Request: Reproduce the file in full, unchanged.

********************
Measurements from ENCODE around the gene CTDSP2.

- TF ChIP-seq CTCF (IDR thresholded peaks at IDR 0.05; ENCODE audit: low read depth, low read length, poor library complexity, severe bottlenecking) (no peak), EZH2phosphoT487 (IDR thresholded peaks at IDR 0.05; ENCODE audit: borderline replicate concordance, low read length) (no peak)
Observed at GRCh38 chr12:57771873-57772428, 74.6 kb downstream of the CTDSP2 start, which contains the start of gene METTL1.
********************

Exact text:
Measurements from ENCODE around the gene CTDSP2.

- TF ChIP-seq CTCF (IDR thresholded peaks at IDR 0.05; ENCODE audit: low read depth, low read length, poor library complexity, severe bottlenecking) (no peak), EZH2phosphoT487 (IDR thresholded peaks at IDR 0.05; ENCODE audit: borderline replicate concordance, low read length) (no peak)
Observed at GRCh38 chr12:57771873-57772428, 74.6 kb downstream of the CTDSP2 start, which contains the start of gene METTL1.